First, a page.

Kitchen Shrink: Going Nuts Over Seeds — Part 2

KITCHEN SHRINK:

When I was growing up, chia pets were all the rage. As a gag for my Sweet 16 birthday, one of my friends gave me a kitschy chia dog that magically grew a luxurious "fur" coat after I placed hundreds of tiny chia seeds on the canine's bare body, and watered them religiously for several days. Today I still embrace those precious chia seeds, but now I sprinkle them on everything from acai bowls, smoothies and hot cereals to green salads, pastas, and stir fries, along with blending them in pancakes, scones, muffins and quick breads to dial up flavor, texture and add a nutritional oomph.

The chia plant or chia sage botanically known as Salvia hispanica, a native of the Mexican central valley, and staple of the Aztec and Mayan diets for thousands of years, has ironically transformed into a trendy new superfood of the Western world. The petite, elliptically-shaped black seed has Herculean powers, especially being hydrophilic. Having the ability to absorb more than 10 times its weight in water makes this potent oilseed both hydrating for athletes and healthful for diabetics as it puts the skids on the rate at which carbs are converted into sugars.

Soaked in almond, soy or coconut milk for an hour, the wondrous seeds form a gelatinous mixture that makes a refreshing fresca or indulgent pudding. There's more. Having a rich store of vitamins, minerals, proteins, dietary fiber, and omega-3 fatty acids, this translates to multiple benefits for mind, body and soul.

Feeling sluggish and logy? Chia seeds boost energy and enhance your work-out regimen. Have brittle bones and chalky teeth? Chia seeds are a calcium powerhouse beating out milk by a long shot. Your ticker need tweaking? Chias reduce inflammation, bad cholesterol and blood pressure levels to keep the heart and constitution humming.

Want to shed some holiday pounds? These slimming seeds regulate digestion and slow down food absorption. As an added boon, they're gluten-free with a heap of antioxidants to ward off harmful and aging free radicals. At last, the high fatty acid profile lubricates brain cells to keep you sharp and alert. Hearty and stable, chias have a long shelf life, unlike flax seeds that turn rancid quickly if not stored in a cool, dark place.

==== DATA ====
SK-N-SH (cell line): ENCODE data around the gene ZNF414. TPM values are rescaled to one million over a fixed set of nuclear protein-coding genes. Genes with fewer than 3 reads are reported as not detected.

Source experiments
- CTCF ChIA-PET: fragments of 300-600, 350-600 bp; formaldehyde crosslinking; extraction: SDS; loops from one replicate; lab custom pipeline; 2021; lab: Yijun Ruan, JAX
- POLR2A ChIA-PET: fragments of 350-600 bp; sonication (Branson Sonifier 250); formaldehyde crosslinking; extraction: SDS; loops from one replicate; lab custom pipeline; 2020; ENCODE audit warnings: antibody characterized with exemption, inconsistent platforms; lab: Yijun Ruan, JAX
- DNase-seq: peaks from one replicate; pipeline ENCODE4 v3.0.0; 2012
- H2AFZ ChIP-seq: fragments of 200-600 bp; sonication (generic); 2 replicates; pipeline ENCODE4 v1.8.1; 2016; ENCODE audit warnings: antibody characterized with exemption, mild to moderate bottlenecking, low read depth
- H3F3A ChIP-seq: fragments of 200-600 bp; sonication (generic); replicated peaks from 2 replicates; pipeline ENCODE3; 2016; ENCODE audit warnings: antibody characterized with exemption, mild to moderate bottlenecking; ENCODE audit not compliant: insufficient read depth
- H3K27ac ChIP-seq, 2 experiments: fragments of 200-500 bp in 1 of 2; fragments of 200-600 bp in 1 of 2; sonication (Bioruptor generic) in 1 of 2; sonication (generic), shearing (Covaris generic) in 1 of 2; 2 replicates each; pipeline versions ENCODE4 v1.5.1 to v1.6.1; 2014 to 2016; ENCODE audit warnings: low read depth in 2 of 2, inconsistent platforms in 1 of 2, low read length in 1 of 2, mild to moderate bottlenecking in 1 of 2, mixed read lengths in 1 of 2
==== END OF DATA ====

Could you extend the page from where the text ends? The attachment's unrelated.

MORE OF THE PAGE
Another seed-related flash back to my youth relates to buckwheat, which my grandmother sautéed with onions and mushrooms, and tossed with little bow tie pastas (recipe provided) as a side dish for chicken, brisket or fish. The groats would perfume her kitchen with a distinct earthiness, so strong it would trail out the door. Once considered an ethnic dish popularly served at delis and other Jewish eateries, buckwheat is making a culinary conversion, becoming part of the mainstream repertoire of chefs coast to coast.

Of ancient Central Asian origins, buckwheat is a misnomer, since it is neither a wheat, grass nor cereal grain, although its chewy texture rife with complex carbs earned it the moniker "pseudocereal." A member of the rhubarb and sorrel family, buckwheat is a pyramid-shaped seed coated with a black hull. When the latter is removed, the kernel or groat is exposed, which can be ground into buckwheat flour to impart a nutty flavor to pancakes, breads or Japanese soba noodles. When prepared toasted and whole, the seed is commonly called "kasha," enjoyed as a sweet breakfast cereal, tossed in salads to add a protein load for a complete meal, molded into toothsome vegetable burgers, or used as a filling for cabbage rolls or a rice substitute.

Buckwheat contains a motherlode of gluten-free, anti-inflammatory nutrients, including vitamins B1 and B2 for metabolic functions and stress relief, iron and copper to pump up blood health, magnesium for normal muscle, nerve and bone function, and trace minerals, such as, phosphorous, zinc, and selenium to store energy and boost the immune system.

———

•••• Recipe: Kasha Varnishkes

Ingredients (Serves 4):

• 1 cup buckwheat (kasha), whole or coarse

• 2 tablespoons olive oil

• 1 sweet onion, diced

• 1 cup mushrooms (crimini, button, oyster, your choice), sliced

• 1 large egg, beaten

• 2 cups broth (chicken, vegetable or mushroom)

• 1 cup (cooked, drained) whole-wheat bow tie pasta (farfalle)

Method:

Heat oil on medium in a covered saucepan and sauté onions and mushrooms until tender. In a mixing bowl, blend kasha, egg and seasoning. Add to saucepan. Cook on medium until groats separate. Add broth. Bring to a boil, then simmer, covering pot until liquid is absorbed (about 10 minutes). Toss in pasta. Garnish with chopped parsley.

Copyright © 2017, La Jolla Light
51°